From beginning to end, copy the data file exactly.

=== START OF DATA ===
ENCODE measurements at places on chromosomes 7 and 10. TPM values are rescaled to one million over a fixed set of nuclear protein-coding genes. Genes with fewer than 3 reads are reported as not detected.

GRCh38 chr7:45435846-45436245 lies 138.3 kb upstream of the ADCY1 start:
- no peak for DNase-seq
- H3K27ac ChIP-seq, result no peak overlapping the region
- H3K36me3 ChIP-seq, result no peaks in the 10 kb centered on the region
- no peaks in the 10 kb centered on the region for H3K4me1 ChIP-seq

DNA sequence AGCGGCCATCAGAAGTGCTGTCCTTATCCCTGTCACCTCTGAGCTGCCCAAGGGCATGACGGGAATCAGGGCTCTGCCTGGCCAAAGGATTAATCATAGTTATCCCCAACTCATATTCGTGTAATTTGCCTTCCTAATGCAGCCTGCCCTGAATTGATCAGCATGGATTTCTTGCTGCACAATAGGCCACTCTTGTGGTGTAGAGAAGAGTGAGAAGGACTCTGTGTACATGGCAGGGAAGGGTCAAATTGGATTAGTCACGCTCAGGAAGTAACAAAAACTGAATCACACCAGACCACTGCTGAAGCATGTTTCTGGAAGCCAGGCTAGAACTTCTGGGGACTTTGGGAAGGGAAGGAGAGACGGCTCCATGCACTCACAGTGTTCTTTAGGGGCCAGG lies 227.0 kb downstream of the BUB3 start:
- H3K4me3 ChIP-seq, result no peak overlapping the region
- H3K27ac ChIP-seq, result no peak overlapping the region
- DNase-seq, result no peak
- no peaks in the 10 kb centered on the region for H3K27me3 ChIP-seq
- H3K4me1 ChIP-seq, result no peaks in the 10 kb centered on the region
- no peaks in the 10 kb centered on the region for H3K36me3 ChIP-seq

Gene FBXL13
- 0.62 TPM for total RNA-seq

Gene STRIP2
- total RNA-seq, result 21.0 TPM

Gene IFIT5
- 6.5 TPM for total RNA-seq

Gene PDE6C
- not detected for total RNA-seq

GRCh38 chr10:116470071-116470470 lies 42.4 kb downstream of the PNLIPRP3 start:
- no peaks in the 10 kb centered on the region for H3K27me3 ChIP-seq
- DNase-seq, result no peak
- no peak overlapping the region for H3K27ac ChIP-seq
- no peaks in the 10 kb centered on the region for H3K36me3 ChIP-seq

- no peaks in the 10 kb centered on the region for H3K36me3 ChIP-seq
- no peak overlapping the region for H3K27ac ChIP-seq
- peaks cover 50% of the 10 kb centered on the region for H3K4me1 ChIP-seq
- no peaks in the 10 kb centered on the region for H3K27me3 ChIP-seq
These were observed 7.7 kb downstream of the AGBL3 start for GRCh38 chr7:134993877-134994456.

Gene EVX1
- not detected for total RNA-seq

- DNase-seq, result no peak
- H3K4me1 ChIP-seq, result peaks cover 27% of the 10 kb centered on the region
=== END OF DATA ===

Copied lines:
ENCODE measurements at places on chromosomes 7 and 10. TPM values are rescaled to one million over a fixed set of nuclear protein-coding genes. Genes with fewer than 3 reads are reported as not detected.

GRCh38 chr7:45435846-45436245 lies 138.3 kb upstream of the ADCY1 start:
- no peak for DNase-seq
- H3K27ac ChIP-seq, result no peak overlapping the region
- H3K36me3 ChIP-seq, result no peaks in the 10 kb centered on the region
- no peaks in the 10 kb centered on the region for H3K4me1 ChIP-seq

DNA sequence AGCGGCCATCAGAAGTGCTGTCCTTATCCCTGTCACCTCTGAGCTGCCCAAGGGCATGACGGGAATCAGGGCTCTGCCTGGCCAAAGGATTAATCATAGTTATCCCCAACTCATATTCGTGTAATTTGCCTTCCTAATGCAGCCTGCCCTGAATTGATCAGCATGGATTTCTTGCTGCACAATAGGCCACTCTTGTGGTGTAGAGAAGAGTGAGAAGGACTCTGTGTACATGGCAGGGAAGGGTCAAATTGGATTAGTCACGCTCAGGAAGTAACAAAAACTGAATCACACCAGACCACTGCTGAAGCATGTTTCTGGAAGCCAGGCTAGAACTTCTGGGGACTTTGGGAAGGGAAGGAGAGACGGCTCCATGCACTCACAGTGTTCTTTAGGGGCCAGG lies 227.0 kb downstream of the BUB3 start:
- H3K4me3 ChIP-seq, result no peak overlapping the region
- H3K27ac ChIP-seq, result no peak overlapping the region
- DNase-seq, result no peak
- no peaks in the 10 kb centered on the region for H3K27me3 ChIP-seq
- H3K4me1 ChIP-seq, result no peaks in the 10 kb centered on the region
- no peaks in the 10 kb centered on the region for H3K36me3 ChIP-seq

Gene FBXL13
- 0.62 TPM for total RNA-seq

Gene STRIP2
- total RNA-seq, result 21.0 TPM

Gene IFIT5
- 6.5 TPM for total RNA-seq

Gene PDE6C
- not detected for total RNA-seq

GRCh38 chr10:116470071-116470470 lies 42.4 kb downstream of the PNLIPRP3 start:
- no peaks in the 10 kb centered on the region for H3K27me3 ChIP-seq
- DNase-seq, result no peak
- no peak overlapping the region for H3K27ac ChIP-seq
- no peaks in the 10 kb centered on the region for H3K36me3 ChIP-seq

- no peaks in the 10 kb centered on the region for H3K36me3 ChIP-seq
- no peak overlapping the region for H3K27ac ChIP-seq
- peaks cover 50% of the 10 kb centered on the region for H3K4me1 ChIP-seq
- no peaks in the 10 kb centered on the region for H3K27me3 ChIP-seq
These were observed 7.7 kb downstream of the AGBL3 start for GRCh38 chr7:134993877-134994456.

Gene EVX1
- not detected for total RNA-seq

- DNase-seq, result no peak
- H3K4me1 ChIP-seq, result peaks cover 27% of the 10 kb centered on the region